Luckily, the activists here have managed to stop the logging. I’ve sent donations to the main Save Our Strathbogie Forest group each year, and they were victorious in 2019 in having the logging discontinued here because of the high endangered species populations. 

I think about how VIC Forests is a government organisation, and how other government departments like the one I was in get restructured and duties reprioritised all the time. And the public servants don’t get any coddling when that happens. You resign, because the government is clever in how it restructures so they don’t have to give out redundancy payments, or you learn new skills and/or take on a new role.

So basically, all the timber mills and the loggers are public servants since the taxpayer funds them. So the government should just halt the logging and give them new roles as ‘conservation custodians’. Get the loggers to plant trees, do weed and pest control, and build and restore walking tracks. Get them to help in planned burns. And if they don’t want to reskill or take on a new role, well, they can go and find a job in the private plantation industry. Just like any other public servant would do when their department gets restructured or subsumed within another. I would be much happier with my tax dollars doing things to improve the environment rather than destroying it.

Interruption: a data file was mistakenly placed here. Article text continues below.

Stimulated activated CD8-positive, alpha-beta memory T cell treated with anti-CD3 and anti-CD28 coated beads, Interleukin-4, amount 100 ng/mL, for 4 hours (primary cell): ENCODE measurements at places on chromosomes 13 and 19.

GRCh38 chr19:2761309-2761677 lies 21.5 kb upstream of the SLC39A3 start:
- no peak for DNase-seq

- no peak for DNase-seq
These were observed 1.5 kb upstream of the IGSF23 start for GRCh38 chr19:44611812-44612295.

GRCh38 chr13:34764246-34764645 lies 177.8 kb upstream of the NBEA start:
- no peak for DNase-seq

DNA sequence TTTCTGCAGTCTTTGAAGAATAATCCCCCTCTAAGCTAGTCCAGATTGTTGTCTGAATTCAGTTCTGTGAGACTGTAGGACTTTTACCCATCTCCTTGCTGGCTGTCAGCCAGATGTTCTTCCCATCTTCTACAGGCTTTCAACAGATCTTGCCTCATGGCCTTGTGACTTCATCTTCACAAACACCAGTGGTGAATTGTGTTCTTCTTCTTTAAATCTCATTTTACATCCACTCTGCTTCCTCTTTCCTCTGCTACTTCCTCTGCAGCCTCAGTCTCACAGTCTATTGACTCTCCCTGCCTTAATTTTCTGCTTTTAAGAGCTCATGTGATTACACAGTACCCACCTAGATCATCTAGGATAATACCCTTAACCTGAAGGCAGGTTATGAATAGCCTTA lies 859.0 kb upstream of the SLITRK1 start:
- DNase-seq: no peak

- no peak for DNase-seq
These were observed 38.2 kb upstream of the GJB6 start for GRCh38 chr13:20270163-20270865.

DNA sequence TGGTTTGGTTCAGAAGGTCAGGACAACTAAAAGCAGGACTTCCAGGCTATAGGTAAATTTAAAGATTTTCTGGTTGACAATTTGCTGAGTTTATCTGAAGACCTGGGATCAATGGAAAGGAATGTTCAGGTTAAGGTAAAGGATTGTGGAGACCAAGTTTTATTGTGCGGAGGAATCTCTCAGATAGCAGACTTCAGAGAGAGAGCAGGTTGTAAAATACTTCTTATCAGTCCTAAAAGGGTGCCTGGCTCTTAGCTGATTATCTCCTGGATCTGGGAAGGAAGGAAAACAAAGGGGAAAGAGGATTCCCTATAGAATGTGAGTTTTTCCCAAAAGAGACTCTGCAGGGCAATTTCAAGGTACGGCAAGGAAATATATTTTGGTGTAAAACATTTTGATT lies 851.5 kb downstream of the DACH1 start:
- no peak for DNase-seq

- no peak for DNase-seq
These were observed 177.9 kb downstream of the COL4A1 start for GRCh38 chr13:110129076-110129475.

I also solve the problem of the admin staff. I think there should be a natural areas pass for all the parks and state forests. For $60 a year, or $100 for a family four, you get access to all the green bits. I’d be willing to pay that if the money was re-invested directly into the parks and forests and progressing First Nations management of Country.  NSW already charges national park entry, so VIC could, too. Any charges already in existence for camping, etc would go on top of the Pass. So all the admin people at the timber mills and logging contractors could be redeployed to administer the Pass scheme. Yep, I’m full of great ideas. A little bit black and white but a good starting point though, eh? 

Everything spread out to dry, lunch on the stove. We’ll camp here tonight.
View from this campsite.

The next day in the forest is similar to the first, only there is a bunch more sun. Ahhhh…. It’s still cool though, and the southerlies are still blasting.

Bike porn in the morn.

I work my way down to the Wild Dogs Track. There is a lookout among the rock outcrops, but it is a little underwhelming. There were better views on the steep, rocky track that dropped us here. 

View from the road over to Lake Eildon and points southeast. We have done a couple rides down that way.
Trail up to Wild Dog Rocks.
Blue blobbing it because it is still cold.

There is a nice open area in the trees at the top of the track. It looks perfect for a dry campsite. I’ve got plenty of water, so we spend the afternoon soaking up the sun. It dries out all of our gear after four days of rain and showers, it charges up the phone and powerbank. And it charges up my energy reserves – a bit depleted after a lot of climbing over the past few days and the frustrations of yet more shit weather.